Newest Issue of Speaking for Kids
The state budget process has been anything but typical. A new Capitol Corner video tries to explain where we are and where we are going, and a new Budget Basics outlines the status of our priorities. Read today’s Speaking for Kids to learn more. You can also connect with new leadership and opportunities for afterschool and summer learning investment.
What Do We Know About Babies
People around the state have been sharing what they know about programs and services for families with young children through Michigan’s Prenatal-to-Three Collaborative, led in part by Michigan’s Children. There is still time to share what you know:
Share Your Experience
We need to know what you know about how substance misuse has impacted family stability in your community. You can join others around the state in participating in this year’s Citizen Review Panel on Child Abuse and Neglect Prevention (CRPP). Take and share the survey for service providers, families, youth and community leaders impacted by these issues.
In our pledge to make it as easy as possible for people like you – parents, family members, neighbors, teachers, health care and other service providers, business and faith leaders – to raise their voices with elected officials through this legislative session, summer work is upon us.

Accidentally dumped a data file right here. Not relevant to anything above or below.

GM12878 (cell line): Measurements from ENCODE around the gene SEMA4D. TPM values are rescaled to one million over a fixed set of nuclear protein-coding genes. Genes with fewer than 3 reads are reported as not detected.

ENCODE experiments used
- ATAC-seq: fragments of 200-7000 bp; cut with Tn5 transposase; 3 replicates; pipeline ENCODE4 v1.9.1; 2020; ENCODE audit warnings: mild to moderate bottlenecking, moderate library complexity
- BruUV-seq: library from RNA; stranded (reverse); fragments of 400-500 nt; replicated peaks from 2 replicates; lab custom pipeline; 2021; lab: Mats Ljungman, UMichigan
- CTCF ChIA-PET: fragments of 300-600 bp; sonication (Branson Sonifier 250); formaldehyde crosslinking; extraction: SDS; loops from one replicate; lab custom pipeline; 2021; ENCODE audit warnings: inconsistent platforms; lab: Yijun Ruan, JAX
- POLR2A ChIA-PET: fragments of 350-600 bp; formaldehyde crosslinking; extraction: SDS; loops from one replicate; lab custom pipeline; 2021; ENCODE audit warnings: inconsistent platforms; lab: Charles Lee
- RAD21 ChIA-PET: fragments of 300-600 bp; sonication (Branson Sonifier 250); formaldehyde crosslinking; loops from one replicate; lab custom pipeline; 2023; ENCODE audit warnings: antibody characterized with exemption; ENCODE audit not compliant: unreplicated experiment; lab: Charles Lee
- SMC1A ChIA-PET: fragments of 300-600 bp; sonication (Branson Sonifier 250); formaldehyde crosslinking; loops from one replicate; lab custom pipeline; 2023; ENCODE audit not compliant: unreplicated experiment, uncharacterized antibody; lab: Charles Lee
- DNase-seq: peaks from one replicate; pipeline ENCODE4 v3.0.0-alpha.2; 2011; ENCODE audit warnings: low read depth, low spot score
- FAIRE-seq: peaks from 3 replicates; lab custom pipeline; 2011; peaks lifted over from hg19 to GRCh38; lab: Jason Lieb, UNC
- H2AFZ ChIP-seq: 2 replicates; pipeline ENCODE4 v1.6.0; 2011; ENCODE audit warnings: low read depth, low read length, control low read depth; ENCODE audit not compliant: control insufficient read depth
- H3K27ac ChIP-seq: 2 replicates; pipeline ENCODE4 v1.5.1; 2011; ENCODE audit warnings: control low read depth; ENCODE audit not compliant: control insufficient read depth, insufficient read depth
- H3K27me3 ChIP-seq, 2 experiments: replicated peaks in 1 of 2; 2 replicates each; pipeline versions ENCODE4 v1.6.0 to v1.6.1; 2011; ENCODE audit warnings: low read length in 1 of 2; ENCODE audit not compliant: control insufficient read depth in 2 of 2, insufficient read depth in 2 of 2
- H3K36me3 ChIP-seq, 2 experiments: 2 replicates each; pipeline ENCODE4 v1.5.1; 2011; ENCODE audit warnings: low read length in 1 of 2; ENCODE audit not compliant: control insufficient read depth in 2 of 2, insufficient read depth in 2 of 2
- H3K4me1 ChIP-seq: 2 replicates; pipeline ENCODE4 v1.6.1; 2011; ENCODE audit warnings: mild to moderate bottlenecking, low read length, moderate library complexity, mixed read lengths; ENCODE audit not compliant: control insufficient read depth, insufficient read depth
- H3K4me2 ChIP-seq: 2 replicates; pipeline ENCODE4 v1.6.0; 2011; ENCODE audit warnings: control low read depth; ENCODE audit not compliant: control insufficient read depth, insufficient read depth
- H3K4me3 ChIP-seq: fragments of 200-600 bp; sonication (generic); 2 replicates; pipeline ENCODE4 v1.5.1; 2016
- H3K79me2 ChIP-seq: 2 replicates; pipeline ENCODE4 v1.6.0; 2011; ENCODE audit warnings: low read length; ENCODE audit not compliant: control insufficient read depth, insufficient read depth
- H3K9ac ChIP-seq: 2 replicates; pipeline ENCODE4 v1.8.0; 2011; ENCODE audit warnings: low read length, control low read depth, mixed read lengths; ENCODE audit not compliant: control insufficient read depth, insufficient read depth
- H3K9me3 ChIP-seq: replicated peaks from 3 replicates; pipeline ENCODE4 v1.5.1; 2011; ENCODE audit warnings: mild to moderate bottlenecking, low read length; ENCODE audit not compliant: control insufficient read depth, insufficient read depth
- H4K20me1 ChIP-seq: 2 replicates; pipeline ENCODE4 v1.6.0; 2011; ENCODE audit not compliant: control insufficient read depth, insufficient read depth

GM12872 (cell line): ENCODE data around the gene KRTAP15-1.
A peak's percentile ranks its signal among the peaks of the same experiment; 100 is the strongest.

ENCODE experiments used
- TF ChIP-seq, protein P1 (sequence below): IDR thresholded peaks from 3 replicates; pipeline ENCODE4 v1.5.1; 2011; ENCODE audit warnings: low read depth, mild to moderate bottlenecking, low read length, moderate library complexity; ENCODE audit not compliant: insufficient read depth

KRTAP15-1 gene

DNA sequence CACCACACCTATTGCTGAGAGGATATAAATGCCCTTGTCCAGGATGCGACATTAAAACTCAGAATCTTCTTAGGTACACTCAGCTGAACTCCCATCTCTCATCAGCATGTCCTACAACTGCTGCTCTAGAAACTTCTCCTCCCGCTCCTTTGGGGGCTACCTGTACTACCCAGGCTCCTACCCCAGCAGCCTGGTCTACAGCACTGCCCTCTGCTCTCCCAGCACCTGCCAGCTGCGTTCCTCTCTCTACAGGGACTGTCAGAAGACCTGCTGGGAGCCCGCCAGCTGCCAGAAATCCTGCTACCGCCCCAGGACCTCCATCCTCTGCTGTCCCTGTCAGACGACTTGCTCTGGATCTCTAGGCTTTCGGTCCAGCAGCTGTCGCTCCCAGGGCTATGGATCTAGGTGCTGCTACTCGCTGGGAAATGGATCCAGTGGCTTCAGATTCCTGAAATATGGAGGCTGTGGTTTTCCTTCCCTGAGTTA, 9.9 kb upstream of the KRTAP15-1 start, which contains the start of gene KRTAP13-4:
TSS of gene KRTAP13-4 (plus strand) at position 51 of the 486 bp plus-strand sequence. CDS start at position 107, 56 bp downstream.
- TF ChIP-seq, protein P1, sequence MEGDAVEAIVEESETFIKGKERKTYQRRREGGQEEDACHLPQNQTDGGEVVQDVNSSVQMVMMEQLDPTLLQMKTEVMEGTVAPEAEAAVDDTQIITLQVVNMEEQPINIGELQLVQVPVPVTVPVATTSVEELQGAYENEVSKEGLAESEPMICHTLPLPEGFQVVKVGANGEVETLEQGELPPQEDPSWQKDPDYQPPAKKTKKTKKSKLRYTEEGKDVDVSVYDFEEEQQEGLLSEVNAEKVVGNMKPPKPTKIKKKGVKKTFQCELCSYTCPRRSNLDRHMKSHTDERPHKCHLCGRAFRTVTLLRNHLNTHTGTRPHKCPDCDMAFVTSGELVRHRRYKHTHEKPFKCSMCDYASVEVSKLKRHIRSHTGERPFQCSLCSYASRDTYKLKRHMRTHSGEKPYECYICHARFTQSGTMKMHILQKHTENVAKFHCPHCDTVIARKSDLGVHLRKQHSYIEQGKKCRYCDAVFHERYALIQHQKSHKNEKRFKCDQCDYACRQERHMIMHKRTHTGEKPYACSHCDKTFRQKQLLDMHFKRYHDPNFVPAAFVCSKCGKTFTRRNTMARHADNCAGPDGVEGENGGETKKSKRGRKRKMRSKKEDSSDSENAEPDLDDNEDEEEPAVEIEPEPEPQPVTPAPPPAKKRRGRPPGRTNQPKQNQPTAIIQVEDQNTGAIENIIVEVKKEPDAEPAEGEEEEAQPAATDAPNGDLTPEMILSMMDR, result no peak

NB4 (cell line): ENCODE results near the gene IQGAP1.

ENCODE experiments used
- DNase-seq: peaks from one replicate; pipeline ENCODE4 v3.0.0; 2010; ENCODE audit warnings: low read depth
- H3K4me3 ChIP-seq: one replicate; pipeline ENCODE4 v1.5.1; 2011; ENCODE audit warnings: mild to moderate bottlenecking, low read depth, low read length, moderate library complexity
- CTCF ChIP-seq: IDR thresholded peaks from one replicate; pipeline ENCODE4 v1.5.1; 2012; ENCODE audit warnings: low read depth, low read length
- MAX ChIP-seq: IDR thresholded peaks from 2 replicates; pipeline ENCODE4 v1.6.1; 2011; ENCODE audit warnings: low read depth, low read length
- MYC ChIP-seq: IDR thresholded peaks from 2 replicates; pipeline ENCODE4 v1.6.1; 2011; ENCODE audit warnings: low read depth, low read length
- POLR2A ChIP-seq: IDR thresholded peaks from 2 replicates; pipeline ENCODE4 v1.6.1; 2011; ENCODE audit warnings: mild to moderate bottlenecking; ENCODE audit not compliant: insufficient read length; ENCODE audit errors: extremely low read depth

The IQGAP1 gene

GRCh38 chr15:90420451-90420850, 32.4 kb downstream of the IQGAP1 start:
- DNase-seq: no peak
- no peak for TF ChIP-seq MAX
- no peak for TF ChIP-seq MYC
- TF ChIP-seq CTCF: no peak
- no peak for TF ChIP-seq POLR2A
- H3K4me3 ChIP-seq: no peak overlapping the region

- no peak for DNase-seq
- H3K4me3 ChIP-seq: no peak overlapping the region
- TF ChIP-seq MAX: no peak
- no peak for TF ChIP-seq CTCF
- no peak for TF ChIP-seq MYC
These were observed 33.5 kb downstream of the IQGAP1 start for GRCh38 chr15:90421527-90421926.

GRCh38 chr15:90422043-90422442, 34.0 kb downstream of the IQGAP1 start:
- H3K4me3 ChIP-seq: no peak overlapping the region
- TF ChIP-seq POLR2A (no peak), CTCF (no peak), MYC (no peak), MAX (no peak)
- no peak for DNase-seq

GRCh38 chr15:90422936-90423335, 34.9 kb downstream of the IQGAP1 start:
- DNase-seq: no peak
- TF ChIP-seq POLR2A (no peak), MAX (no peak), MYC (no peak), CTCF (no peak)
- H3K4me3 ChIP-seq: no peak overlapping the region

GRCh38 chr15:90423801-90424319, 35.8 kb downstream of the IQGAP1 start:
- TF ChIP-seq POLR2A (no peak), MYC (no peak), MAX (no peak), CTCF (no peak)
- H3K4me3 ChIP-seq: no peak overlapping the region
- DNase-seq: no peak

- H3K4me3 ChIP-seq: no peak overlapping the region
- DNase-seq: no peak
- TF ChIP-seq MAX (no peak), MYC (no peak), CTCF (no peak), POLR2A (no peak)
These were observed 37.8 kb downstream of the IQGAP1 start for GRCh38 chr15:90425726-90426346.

We can make change happen. We can use local and state level policy advocacy to improve our communities. By joining us in the fight for public policies made in the best interest of children, youth and families with the most challenges; we can ensure that all children have the supports they need to succeed in school and in life.
Michigan’s Children identifies opportunities to influence public policies on behalf of children who face the most challenges in life – children from low-income families; children of color; and children, youth and families served by the child welfare and juvenile justice systems. This includes immediate opportunities to influence public policy debates as well as long-term opportunities to shift the conversations taking place in Lansing and Washington, D.C.
Who We Are
Michigan’s Children works to inform you on issues that policymakers are debating and provide active and immediate ways for you to get involved in public policy debates affecting children, youth and their families.